His physical limitations mean he won't ever be a true difference-maker on this end, but his lack of athleticism is overblown as his combine numbers have shown. In the interviews above, McDermott spoke about being able to be more aggressive defensively without having to worry about fouls so much. He appears to have slimmed down a bit for the combine, weighing in at 218 pounds, and that will help him transition to defending wings - something McDermott knows he has to do and is ready for as he said in the interviews above. McDermott could also play the four down the road in the right match-ups as he gets stronger under an NBA training regimen.
Individually he isn't great, but McDermott's IQ isn't restricted to offense. He's also a very smart defender who knows how to rotate and be in the right spot. His knowledge of the game means he should be able to fit into a team defense and play his role within that.
McDermott is a deadly offensive player who can score in a variety of ways from everywhere on the floor. He's a really smart player that will be able to pick up and fit into any system and can get his without demanding the ball be in his hands at all times. He proved himself against NBA competition at the Team USA camp, holding his own and was lauded as the best shooter in a gym full of pros.
Multiple sources said Creighton's Doug McDermott has blended in with the young NBA guys at Team USA Minicamp. "Has shot it extremely well."— Jeff Goodman (@GoodmanESPN) July 23, 2013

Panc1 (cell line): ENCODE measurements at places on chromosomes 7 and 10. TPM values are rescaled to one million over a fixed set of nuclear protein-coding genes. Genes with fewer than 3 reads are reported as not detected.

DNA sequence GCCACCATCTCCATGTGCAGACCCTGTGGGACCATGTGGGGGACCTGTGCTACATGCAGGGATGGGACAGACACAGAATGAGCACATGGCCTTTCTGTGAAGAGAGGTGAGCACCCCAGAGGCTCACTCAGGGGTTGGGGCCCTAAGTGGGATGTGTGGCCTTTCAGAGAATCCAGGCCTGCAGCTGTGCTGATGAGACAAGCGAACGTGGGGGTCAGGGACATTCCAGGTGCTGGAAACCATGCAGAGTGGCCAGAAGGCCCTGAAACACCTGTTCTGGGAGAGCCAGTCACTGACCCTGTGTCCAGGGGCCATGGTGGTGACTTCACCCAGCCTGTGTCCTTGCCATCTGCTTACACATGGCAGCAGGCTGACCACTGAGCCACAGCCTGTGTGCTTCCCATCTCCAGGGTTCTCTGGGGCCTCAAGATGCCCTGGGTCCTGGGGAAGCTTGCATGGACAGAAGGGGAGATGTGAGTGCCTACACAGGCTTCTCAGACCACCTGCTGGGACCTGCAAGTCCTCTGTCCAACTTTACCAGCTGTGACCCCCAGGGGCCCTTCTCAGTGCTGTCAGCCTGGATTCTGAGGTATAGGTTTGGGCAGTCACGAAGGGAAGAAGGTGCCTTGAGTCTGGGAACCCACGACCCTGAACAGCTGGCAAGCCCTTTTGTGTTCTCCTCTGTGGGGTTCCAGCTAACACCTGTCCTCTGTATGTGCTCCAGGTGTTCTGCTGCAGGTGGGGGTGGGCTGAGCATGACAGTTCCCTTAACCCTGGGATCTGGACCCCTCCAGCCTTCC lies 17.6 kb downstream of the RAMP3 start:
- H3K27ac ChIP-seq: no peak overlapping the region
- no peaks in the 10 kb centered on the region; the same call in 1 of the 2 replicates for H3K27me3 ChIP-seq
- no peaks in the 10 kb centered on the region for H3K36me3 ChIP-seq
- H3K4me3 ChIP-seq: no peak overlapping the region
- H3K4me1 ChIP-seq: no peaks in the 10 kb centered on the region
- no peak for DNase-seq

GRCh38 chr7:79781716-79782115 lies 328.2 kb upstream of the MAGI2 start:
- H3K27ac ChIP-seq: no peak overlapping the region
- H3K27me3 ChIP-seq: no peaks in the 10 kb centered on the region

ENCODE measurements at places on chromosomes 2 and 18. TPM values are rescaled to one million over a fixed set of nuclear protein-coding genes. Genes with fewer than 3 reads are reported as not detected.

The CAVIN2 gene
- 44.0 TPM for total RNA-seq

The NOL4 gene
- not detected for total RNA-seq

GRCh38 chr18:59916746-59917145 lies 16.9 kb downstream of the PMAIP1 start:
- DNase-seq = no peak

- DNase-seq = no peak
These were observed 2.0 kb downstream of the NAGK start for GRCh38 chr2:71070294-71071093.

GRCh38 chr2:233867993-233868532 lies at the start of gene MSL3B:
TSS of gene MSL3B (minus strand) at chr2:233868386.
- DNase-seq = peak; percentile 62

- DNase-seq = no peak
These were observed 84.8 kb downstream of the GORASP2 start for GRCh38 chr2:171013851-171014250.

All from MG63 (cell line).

He is a very high character player and an incredibly hard-worker. He wowed teams and analysts in interviews and is no stranger to being in front of a microphone (something that I've seen first hand in the three years that I've covered him).
If McDermott is put into the right situation, his strengths can be exploited and his weaknesses can be minimized - making him a true weapon.
McDermott would be tremendous in Hornacek's system as both a three and a small-ball four. His shooting would be deadly paired with Goran Dragic and Eric Bledsoe's penetration, and his post game and off-ball work could be a second option with right match-ups. I see him initially fitting into Marcus Morris' role as a shooter and scorer off the bench and progressing from there.
It is true the Suns need more help on defense than they do on offense, but if Ryan McDonough has a chance to draft him he should do so. McDermott's ability to get buckets in an incredibly efficient way would both fit in well to Hornacek's run and shoot system and would allow Dragic and Bledsoe to do what they do best even more.
McDermott is mocked in the top 10 by most places, and I doubt he falls all the way to 14. But if he does, or the Suns have a chance to move up a few shots, he would look great in purple and orange.